The day's main draw featured 2013 Wimbledon champ Murray against controversial Australian Nick Kyrgios in a late matchup.
Murray was able to fend of his friend Kyrgios with surprising ease, winning 7-5 6-1 6-4 in a speedy one hour and forty-two minutes.
Kyrgios, who appeared distracted throughout the contest, is now 0-5 against Murray in his career.
World No. 2 Murray recently retained coach Ivan Lendl, who was by his side when he won his only two grand slams to date (the other being the 2012 U.S. Open).
By contrast, Kyrgios is currently without a coach -- a move generally favored only by lower ranked players who cannot afford them.
It may well be money worth spending, however. Kyrgios's game was littered with unforced errors -- 19 to Murray's 6 -- some of them a result of unnecessary trick shots, including one which allowed Murray to go 3-1 up in the second set.
After giving up yet another break to go down 3-1 in the third set, Kyrgios did not even bother to sit down between changeovers
"Nick lost his focus a bit in the middle part of the (second) set so that made it a little bit easier," Murray told the BBC after the match. "I was able to dictate a part of the rallies and managed to get up a break and that helped."
The 21-year-old prepared for his Centre Court match by watching compatriot Lleyton Hewitt play doubles -- a move that was criticized by commentators.
"He's got to look in the mirror if he wants to be a top player and win slams now," three-time Wimbledon winner John McEnroe said of Kyrgios on the BBC after the match. "You're not going to make it on the top with that kind of effort."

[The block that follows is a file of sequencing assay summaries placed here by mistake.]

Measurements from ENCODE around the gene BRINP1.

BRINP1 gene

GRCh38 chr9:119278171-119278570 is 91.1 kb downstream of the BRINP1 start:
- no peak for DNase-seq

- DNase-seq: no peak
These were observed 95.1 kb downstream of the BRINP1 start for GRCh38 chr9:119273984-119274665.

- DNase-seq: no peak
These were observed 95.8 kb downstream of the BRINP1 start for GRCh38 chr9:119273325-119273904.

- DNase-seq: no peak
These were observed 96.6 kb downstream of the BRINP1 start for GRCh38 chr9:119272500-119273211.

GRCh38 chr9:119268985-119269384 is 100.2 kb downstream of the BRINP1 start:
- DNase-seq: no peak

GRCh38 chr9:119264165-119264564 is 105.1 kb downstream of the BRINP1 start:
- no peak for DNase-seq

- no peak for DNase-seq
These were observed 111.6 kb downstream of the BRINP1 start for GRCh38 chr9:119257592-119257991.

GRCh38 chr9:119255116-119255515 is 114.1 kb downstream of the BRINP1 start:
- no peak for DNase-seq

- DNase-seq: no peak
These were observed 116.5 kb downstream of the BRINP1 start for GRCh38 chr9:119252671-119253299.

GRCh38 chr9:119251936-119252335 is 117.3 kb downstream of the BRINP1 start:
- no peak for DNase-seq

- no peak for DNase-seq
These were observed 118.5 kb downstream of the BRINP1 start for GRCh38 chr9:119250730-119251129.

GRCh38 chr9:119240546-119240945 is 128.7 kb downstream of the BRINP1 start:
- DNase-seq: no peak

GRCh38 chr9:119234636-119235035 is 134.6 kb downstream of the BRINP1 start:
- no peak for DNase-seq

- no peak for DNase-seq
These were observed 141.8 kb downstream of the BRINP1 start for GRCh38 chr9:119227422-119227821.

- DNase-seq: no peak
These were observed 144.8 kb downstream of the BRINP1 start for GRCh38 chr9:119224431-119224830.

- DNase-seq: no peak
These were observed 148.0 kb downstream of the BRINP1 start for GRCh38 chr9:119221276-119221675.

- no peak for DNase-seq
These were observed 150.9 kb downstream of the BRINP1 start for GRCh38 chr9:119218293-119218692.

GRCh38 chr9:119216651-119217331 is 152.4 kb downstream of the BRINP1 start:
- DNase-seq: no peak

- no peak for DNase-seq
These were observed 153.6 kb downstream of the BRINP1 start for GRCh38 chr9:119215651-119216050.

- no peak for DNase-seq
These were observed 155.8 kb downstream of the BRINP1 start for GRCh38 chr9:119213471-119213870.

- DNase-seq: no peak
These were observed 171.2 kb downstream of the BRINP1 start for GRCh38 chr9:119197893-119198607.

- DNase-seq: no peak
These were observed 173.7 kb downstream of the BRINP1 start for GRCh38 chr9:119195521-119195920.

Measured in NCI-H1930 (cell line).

Murray is now the favorite to win his second Wimbledon, given that No. 1 seed Novak Djokovic didn't get past the first week.
So far neither Murray nor Roger Federer has given up a set during this Wimbledon campaign, and the two are poised to meet in the finals in a rematch of their 2012 four set classic. It was also the last time Federer won at the All England Club.
Murray faces Jo Wilfried Tsonga next, who was delivered a break when Frenchman Richard Gasquet withdrew with an early injury. Tsonga was coming off an exhausting match against John Isner, which finished 19-17 in the fifth set on Saturday.
Federer gunning for record
Meanwhile, Roger Federer
sailed through to the quarterfinals after a straight sets victory over world No. 29 Steve Johnson in Monday's early match-up on Centre Court.
On a mission to build on his current record of seven Wimbledon titles, which he shares with Pete Sampras, Federer never looked rattled by his 26-year-old opponent as he sailed through 6-2 6-3 7-5 in just 97 minutes.
The world No. 3 had his forehand working, hitting 35 winners while covering slightly less distance than Johnson, who was in uncharted territory -- both by reaching the fourth round of a grand slam and by facing Federer for the first time.
Johnson showed signs of life at 5-5 in the third set, but failed to dispute an out call -- which was clearly in bounds -- that may have prevented Federer from breaking him to serve for the match.